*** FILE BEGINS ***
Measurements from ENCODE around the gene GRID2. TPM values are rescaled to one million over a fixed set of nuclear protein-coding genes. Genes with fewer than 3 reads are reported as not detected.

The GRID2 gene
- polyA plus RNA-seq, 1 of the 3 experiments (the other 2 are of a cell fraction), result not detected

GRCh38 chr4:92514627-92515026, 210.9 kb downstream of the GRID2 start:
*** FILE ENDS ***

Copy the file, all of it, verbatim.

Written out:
Measurements from ENCODE around the gene GRID2. TPM values are rescaled to one million over a fixed set of nuclear protein-coding genes. Genes with fewer than 3 reads are reported as not detected.

The GRID2 gene
- polyA plus RNA-seq, 1 of the 3 experiments (the other 2 are of a cell fraction), result not detected

GRCh38 chr4:92514627-92515026, 210.9 kb downstream of the GRID2 start: